We’ve seen plenty of Ford Mustang prototypes this year as the launch of the all-new 2024 Mustang grows closer. But one development car, a GT350 with a gigantic hood bulge, really had the internet confused, until now.
Ford invited YouTuber Revan Evan to find out more about the mystery Mustang, which turned out to have nothing to do with the development work happening for the 2024 car, but is actually a testbed for the manual transmission version of Ford’s ohv 7.3-liter “Godzilla” crate V8.
You can already get the 7.3 from the factory in a Ford Super Duty truck, and Ford also sells the V8 as a $9,175 crate motor for hobbyists who want to ram some serious cubes into an older car’s engine bay. But so far it’s only been available for use with an automatic transmission, and Ford dropped it into the GT350 while it was developing a new manual transmission application.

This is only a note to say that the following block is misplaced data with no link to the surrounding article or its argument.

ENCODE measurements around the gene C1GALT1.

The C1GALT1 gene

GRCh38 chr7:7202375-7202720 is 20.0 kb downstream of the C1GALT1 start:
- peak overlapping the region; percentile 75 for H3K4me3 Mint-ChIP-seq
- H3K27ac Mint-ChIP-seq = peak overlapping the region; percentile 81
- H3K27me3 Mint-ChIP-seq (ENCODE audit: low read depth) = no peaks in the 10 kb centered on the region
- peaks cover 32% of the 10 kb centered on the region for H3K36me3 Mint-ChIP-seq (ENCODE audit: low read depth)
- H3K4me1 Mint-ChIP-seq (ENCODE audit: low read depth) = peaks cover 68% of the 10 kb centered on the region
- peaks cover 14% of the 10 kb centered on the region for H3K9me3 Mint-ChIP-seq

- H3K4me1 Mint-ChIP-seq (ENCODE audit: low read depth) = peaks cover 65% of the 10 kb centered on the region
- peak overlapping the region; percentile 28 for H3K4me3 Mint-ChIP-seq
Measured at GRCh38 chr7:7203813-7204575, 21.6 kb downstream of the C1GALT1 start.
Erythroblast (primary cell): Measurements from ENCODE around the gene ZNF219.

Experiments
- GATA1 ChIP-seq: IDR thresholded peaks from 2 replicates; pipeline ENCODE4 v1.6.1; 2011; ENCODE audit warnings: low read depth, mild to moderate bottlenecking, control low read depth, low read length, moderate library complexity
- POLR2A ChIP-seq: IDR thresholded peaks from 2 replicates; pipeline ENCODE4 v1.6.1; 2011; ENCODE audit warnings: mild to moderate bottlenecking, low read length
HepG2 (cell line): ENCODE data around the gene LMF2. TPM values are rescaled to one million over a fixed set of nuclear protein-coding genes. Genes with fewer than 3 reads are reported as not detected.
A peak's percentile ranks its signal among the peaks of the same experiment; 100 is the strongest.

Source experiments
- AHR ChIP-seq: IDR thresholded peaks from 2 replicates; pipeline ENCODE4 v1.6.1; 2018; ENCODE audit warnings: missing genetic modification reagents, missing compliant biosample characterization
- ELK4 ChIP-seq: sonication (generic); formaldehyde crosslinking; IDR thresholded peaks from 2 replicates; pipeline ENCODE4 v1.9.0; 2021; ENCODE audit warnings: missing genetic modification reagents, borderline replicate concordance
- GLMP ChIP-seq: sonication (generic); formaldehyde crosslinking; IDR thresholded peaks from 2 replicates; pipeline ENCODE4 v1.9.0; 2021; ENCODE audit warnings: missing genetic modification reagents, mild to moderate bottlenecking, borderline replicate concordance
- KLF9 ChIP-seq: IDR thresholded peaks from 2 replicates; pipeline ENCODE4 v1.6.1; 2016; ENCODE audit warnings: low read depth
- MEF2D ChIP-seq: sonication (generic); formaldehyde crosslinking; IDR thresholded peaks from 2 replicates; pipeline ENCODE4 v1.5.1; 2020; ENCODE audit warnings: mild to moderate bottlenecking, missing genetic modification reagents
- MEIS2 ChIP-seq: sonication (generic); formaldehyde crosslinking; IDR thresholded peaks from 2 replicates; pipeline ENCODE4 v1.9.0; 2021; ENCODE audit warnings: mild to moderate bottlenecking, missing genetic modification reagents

The powertrain comes with its own ECU meaning you could literally slot into into any car from Ford’s back catalogue, no matter how old. The only reason it ended up in a GT350 was because Ford had one lying around gathering dust, as you do when you’re a huge multinational.
Related: Supercharged Ford 7.3-Liter Godzilla V8 Delivers 965 HP On The Dyno
But was the 7.3 really so massive that it needed a hood bulge the size of a skate ramp? The video shows that the engine itself fits fine, both in terms of header clearance at the shock towers, and hood clearance. The problem is the swan-neck intake manifold. It fits fine in a big Super Duty truck that has tons of space between the motor and hood, but doesn’t work so well in a Mustang.
We get to see a mock-up of a revised plenum, which has a straight entry for clearance under low profile hoods, and shorter runners that should make the V8 slightly more revvy than it feels in the Super Duty. But this engine definitely isn’t about revs, it’s all about torque. Peak power is 430 hp (436 PS), which is less than you get from a DOHC 5.0-liter Coyote V8 (460 hp /466 PS). But where the Coyote crate motor only musters 420 lb-ft (569 Nm) at 4,600 rpm, the 7.3 thunders out 475 lb-ft (644 Nm) at 4,000 rpm.